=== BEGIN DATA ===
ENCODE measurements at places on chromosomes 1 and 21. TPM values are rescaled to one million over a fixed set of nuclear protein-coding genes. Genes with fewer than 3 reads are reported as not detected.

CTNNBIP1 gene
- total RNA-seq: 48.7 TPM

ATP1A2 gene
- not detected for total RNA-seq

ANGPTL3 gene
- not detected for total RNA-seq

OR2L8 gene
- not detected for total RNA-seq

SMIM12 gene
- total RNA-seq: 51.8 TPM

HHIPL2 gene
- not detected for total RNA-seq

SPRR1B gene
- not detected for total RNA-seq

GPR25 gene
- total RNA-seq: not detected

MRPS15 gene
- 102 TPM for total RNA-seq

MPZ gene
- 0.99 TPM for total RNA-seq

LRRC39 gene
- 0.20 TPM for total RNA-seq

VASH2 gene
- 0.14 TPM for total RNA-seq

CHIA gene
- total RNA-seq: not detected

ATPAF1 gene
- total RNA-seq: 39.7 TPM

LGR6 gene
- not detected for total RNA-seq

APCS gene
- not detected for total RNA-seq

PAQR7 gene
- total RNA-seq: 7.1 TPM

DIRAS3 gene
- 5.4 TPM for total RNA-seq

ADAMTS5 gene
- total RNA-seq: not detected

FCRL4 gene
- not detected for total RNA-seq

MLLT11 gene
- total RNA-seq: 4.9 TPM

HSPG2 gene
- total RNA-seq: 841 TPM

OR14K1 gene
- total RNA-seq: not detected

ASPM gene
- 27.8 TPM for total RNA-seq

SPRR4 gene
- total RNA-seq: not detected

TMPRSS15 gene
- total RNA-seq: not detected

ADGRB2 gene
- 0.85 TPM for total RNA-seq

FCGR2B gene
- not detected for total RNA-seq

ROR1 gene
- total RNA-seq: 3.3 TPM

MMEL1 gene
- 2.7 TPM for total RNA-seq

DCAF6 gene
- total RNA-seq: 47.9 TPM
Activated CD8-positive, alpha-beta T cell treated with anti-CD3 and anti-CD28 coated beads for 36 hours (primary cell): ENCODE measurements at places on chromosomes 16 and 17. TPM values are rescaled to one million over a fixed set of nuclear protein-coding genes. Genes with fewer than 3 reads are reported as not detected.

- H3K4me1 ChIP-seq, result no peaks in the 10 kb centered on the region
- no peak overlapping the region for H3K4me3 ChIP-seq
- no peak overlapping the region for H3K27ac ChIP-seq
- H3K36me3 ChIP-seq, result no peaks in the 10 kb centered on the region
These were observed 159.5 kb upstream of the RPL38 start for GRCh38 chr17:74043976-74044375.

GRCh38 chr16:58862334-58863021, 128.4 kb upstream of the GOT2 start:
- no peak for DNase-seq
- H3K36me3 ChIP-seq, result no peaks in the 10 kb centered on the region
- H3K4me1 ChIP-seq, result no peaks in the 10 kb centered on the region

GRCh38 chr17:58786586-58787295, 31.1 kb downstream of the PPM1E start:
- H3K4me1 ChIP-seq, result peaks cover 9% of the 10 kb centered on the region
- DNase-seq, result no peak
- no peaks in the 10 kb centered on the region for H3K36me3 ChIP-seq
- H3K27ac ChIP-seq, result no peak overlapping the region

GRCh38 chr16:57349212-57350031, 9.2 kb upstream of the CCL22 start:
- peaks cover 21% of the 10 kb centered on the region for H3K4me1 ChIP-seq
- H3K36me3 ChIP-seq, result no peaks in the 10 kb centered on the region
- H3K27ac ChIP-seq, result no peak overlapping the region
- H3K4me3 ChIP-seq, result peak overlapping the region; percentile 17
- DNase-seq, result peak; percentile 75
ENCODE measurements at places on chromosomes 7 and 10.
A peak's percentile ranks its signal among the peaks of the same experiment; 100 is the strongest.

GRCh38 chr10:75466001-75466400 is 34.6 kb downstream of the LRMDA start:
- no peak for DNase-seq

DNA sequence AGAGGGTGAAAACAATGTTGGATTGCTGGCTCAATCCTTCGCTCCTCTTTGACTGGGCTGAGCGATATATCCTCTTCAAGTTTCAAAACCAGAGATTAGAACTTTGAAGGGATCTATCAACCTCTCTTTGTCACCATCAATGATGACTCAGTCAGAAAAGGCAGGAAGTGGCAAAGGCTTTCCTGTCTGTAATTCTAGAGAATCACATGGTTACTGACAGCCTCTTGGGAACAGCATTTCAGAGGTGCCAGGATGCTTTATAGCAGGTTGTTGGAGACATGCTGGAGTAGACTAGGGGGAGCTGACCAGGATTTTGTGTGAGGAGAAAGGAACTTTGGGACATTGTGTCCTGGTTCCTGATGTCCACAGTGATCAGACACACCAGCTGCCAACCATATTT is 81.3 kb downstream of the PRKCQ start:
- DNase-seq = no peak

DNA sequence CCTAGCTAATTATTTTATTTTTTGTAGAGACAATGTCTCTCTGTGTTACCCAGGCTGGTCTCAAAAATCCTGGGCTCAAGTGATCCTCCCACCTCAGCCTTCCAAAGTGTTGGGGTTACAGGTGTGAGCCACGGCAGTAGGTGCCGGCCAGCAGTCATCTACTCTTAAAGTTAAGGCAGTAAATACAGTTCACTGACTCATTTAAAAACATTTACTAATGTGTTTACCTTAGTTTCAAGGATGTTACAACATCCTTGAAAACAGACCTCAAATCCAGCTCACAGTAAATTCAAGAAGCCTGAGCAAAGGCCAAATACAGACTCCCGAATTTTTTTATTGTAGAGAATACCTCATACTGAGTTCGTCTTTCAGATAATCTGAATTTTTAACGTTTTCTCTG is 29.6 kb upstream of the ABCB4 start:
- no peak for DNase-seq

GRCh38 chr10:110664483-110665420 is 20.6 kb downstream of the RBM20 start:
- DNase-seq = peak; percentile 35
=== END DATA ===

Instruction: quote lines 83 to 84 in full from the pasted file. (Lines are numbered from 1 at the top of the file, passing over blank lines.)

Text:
- H3K4me3 ChIP-seq, result peak overlapping the region; percentile 17
- DNase-seq, result peak; percentile 75